In a series of essays (Coming Back to Earth: From gods, to God, to Gaia) Lloyd Geering describes a spiritual and religious progression in human consciousness. Pre-modern people lived in what might be called an enchanted world, in which everything from the rocks, the rivers, the trees, to animals, birds and humans – embodied spirit. This was followed by the so-called “axial age” when people realized there was a difference between living creatures and inanimate objects, which gave rise to the paradigm-shifting concept of one god. Geering brings humanity full circle from the enchanted world of pre-modern people living a seamless existence, not separated from the natural world, to the possibility of a re-enchanted world, in which“secular” means –once-again – earth-centered. He concludes: “We came from the earth. We remain creatures of the earth. The hope of our species for a viable future depends on our mystical re-union with the earth.”
In The Coming of the Cosmic Christ, Matthew Fox writes:
It is not enough to celebrate the Cosmic Christ as “the pattern that connects” and the “bearer of coherence” as expressed in Jesus. There is a real sense in which the Cosmic Christ is not born yet. Even in Jesus the Cosmic Christ has yet to come to full birth, for those who say they believe in Jesus have scarcely brought forth the Cosmic Christ at all on the mass scale that Mother Earth requires. One might speak, then, of the already born Cosmic Christ (realized eschatology) who we see only “in a mirror and darkly” (1 Cor. 13:12) and of the not-yet-born Cosmic Christ (unrealized eschatology) who is the Christ of justice, of creativity, of compassion in self and society that yearns to be born and is eager to be born in us. “What good is it to me,” Meister Eckhart asked, “if the son of God was born to Mary 1400 years ago but is not born in my person and in my culture and in my time?” . . . The name “Christ” means “the anointed one.” All of us are anointed ones. We are all royal persons, creative, godly, divine, persons of beauty and of grace. We are all Cosmic Christs, “other Christs.” But what good is this if we do not know it? . . . We are all called, like the Cosmic Christ, to radiate the divine presence to/with/from one another. pp. 136-137.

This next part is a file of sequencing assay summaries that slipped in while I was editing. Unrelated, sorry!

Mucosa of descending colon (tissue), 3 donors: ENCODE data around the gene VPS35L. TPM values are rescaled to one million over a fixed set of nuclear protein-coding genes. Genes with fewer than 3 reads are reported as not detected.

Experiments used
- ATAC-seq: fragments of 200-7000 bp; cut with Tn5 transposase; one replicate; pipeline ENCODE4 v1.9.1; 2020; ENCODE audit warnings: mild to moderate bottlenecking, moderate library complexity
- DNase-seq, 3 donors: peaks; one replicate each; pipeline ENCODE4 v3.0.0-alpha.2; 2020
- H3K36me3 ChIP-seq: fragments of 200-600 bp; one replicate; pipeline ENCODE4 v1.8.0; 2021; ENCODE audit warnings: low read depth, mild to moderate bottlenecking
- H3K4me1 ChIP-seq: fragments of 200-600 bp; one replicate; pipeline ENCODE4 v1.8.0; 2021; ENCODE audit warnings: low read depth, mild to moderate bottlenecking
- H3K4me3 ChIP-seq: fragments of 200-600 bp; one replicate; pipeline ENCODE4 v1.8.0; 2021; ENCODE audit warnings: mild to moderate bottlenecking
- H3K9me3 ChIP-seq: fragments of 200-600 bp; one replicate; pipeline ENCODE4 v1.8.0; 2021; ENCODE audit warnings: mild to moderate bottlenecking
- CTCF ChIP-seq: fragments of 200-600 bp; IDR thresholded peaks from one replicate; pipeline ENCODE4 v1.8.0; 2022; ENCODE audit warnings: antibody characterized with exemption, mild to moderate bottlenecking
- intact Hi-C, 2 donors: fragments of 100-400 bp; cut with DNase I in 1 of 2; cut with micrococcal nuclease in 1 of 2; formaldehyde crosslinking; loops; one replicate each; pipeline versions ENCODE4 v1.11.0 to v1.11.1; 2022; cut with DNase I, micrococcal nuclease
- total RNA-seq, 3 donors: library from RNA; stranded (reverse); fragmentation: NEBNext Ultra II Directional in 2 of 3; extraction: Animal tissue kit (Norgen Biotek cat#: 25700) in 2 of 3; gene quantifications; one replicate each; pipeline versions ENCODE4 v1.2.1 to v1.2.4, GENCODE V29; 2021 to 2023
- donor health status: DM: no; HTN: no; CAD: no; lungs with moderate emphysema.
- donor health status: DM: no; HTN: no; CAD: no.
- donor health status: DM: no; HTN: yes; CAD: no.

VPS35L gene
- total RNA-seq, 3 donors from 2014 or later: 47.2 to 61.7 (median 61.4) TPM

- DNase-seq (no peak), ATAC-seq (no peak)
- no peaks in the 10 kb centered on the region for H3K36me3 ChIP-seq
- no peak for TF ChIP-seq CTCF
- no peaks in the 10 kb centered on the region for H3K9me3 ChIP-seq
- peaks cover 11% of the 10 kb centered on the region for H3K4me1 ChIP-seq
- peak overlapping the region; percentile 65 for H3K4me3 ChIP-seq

So here is the raw material from the natural world for a 21st century cosmology that can apply to Advent and Christmas 2011 – We will not see this sequence again for many earthly years: The Full Moon December 10 wanes to Dark December 23, is “void of course” and sun-synchronous so still invisible at the New Moon 1:06 p.m. (U.S. EST) December 24 – Christmas Eve. The Sun wanes, the light vanishes, the Earth pauses in its eliptical swing out, pivots, and starts around the other side of our life-giving star. The Winter Solstice – when the Sun stands still – happens at 12:30 a.m., December 22 (mid-Atlantic U.S.) and seems to last until early January. Here’s why (from EarthSky.org):
The December solstice marks the shortest day of the year in the northern hemisphere and longest day in the southern hemisphere. But the earliest sunset – or earliest sunrise south of the equator – seems to defy logic when it happens before the solstice. The key to understanding is to focus on what is called true solar noon – the time of day that the sun reaches its highest point, in its journey across the sky, not the clock time of sunset. In early December, true solar noon comes nearly 10 minutes earlier by the clock than it does at the solstice around December 21. With true noon coming later on the solstice, so will the sunrise and sunset times. This discrepancy between clock time and sun time occurs primarily because of the tilt of the Earth’s axis and the Earth’s elliptical orbit around the sun. Because Earth’s orbit is not a perfect circle, when Earth is closest to the sun, our world moves fastest in orbit. Our closest point to the sun (perihelion) actually comes in early January. So we are moving fastest in orbit around now, slightly faster than our average speed of 18 miles per second.
The precise date of the earliest sunset depends on the latitude. At mid northern latitudes, it comes in early December each year. At northern temperate latitudes farther north – such as in Canada and Alaska – the year’s earliest sunset comes around mid-December. Close to the Arctic Circle, the earliest sunset and the December solstice occur on or near the same day. The latest sunrise also comes in early January. The exact dates vary, but the sequence is always the same: earliest sunset in early December, shortest day on the solstice around December 21, latest sunrise in early January.
This may be why our human ancestors – tied to an earthly point of view – thought that the sun stands still at the Winter Solstice. Fires were lit, sacrifices made, to make certain the sun would continue its journey, and the light would return.
Progressive Christians can use our 21st century, post-modern, post-enlightenment sophistication to find earth-based metaphors for a kenotic god, whose presence is justice and life, and whose absence is injustice and death.